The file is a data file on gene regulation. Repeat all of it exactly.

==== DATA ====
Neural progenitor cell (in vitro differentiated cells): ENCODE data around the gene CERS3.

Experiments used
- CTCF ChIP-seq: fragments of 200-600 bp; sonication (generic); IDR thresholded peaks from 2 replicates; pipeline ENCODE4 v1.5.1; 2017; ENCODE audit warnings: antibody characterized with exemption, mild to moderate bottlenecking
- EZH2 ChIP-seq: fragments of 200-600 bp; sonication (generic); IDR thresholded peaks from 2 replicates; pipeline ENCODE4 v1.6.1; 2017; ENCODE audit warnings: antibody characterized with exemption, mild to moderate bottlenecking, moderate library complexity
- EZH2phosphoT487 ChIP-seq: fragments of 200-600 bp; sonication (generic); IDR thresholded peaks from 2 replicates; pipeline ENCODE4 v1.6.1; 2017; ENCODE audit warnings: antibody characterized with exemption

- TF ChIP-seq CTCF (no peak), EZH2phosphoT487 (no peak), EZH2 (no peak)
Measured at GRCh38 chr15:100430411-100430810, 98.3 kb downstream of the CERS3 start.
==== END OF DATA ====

Neural progenitor cell (in vitro differentiated cells): ENCODE data around the gene CERS3.

Experiments used
- CTCF ChIP-seq: fragments of 200-600 bp; sonication (generic); IDR thresholded peaks from 2 replicates; pipeline ENCODE4 v1.5.1; 2017; ENCODE audit warnings: antibody characterized with exemption, mild to moderate bottlenecking
- EZH2 ChIP-seq: fragments of 200-600 bp; sonication (generic); IDR thresholded peaks from 2 replicates; pipeline ENCODE4 v1.6.1; 2017; ENCODE audit warnings: antibody characterized with exemption, mild to moderate bottlenecking, moderate library complexity
- EZH2phosphoT487 ChIP-seq: fragments of 200-600 bp; sonication (generic); IDR thresholded peaks from 2 replicates; pipeline ENCODE4 v1.6.1; 2017; ENCODE audit warnings: antibody characterized with exemption

- TF ChIP-seq CTCF (no peak), EZH2phosphoT487 (no peak), EZH2 (no peak)
Measured at GRCh38 chr15:100430411-100430810, 98.3 kb downstream of the CERS3 start.